Functional comparisons of bioactivity between the venoms of the parthenogen, mother and unrelated snakes. (A) The thrombin-like enzyme activity of A. contortrix venoms measured by chromogenic assay at two venom doses. (B) Coagulopathic venom activity measured by a plasma coagulation assay at two venom doses. For both (A and B) bars represent mean areas under the curve (absorbance vs. time) of triplicate measurements and error bars represent SEM. (C) The fibrinogenolytic activity of A. contortrix venoms by degradation SDS-PAGE gel electrophoresis. The fibrinogen (FI) control lanes show three distinct bands representing the α, β and γ chains of fibrinogen, respectively. Arrows in venom (V) and fibrinogen lanes (V + FI) highlight the retention of only one of these three bands (the γ chain) following incubation, demonstrating the degradation of α and β chains. (D) The enzymatic phospholipase A2 (PLA2) activity of the venoms measured by fluorescent enzyme assay. Bars represent PLA2 activity (Units/ml) per μg of venom normalised to a positive control (venom from the rattlesnake Crotalus atrox), and error bars represent SEM of three independent triplicate measurements.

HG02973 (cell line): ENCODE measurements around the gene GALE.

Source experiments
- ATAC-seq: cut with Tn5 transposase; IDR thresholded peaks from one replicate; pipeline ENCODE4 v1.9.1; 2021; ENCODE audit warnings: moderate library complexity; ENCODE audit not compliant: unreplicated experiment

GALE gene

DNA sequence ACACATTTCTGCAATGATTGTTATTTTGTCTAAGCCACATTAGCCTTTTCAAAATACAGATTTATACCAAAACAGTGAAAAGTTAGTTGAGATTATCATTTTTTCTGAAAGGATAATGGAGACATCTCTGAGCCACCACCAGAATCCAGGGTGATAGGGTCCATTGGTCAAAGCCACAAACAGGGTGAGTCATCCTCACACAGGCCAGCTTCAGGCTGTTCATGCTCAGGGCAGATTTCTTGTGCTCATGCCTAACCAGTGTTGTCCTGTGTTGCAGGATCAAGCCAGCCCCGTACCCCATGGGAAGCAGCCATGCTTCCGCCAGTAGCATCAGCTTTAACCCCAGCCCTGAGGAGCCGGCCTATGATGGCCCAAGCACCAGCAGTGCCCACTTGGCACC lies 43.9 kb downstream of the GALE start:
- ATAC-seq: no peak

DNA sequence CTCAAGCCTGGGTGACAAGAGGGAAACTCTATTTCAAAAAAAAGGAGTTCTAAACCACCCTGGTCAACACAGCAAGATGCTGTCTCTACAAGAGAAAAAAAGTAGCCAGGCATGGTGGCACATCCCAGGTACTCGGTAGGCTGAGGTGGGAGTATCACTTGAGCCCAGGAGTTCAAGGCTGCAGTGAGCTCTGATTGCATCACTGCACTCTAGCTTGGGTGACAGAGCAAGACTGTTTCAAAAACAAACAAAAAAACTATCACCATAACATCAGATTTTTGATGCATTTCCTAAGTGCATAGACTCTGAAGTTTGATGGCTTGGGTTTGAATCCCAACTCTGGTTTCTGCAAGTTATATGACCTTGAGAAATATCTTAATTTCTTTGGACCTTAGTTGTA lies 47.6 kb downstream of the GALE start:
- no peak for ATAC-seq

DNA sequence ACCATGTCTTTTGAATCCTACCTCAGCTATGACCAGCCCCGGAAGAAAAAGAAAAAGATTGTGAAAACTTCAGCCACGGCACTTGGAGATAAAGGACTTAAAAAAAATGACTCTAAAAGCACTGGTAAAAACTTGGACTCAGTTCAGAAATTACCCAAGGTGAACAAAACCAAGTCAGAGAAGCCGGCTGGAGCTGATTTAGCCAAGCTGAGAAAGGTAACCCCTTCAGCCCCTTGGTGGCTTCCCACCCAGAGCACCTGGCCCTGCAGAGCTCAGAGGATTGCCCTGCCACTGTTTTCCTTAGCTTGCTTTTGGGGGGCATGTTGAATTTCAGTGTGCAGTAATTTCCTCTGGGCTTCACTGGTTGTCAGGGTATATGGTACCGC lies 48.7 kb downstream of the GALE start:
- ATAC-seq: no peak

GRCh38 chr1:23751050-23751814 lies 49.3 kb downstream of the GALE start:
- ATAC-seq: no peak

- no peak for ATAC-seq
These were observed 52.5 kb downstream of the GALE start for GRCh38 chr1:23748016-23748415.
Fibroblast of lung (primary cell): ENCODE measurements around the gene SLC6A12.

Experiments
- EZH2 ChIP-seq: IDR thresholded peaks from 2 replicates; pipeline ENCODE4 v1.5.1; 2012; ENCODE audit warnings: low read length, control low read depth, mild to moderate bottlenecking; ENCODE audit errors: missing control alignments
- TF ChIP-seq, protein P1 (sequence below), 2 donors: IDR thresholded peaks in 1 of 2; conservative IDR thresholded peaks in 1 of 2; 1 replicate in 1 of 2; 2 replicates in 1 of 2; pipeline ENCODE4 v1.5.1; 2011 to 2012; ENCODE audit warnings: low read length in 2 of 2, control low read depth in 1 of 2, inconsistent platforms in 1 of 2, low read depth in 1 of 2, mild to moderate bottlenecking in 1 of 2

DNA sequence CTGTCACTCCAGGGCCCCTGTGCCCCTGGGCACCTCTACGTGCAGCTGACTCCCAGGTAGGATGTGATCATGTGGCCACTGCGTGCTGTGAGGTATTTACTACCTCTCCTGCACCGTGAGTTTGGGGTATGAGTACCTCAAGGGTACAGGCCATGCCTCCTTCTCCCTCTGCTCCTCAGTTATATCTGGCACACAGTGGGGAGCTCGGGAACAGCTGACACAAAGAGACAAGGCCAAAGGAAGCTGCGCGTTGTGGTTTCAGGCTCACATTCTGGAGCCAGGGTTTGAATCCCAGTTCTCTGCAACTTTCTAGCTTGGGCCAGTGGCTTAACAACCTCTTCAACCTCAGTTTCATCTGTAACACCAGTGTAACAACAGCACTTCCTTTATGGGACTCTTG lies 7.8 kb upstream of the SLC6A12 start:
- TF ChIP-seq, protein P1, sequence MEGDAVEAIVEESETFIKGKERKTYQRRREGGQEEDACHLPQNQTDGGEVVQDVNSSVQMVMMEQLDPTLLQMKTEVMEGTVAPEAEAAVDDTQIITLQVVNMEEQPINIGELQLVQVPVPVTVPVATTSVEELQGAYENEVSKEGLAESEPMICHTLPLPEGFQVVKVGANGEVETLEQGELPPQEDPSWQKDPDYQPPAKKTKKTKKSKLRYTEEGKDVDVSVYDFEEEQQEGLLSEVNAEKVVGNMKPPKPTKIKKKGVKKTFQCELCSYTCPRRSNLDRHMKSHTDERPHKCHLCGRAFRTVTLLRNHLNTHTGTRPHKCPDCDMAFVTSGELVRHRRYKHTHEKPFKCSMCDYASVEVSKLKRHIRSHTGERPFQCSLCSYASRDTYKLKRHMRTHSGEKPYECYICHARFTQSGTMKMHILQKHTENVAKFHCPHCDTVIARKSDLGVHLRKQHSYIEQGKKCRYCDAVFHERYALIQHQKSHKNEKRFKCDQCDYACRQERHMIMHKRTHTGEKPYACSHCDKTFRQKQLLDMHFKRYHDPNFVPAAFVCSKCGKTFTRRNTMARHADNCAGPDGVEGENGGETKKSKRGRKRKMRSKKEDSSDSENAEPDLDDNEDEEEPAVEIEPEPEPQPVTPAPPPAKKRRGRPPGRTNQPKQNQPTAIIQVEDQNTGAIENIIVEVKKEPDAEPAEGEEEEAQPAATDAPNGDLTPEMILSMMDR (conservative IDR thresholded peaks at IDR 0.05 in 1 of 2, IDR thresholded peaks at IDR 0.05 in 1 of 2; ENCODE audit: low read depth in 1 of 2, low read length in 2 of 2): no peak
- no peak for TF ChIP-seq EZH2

We found that all four of the venoms exhibited comparable fibrinogenolytic activities. Following the incubation of each venom with fibrinogen, our SDS-PAGE gel electrophoresis experiments revealed the preferential and complete degradation of both α and β chains of fibrinogen, while the γ chain remained intact (Fig. 5C). This enzymatic cleavage of fibrinogen chains is caused by members of the SVSP and/or SVMP toxin families43,44,45, both of which are comparable in terms of their proteomic abundance across the four individuals sampled here (Fig. 4).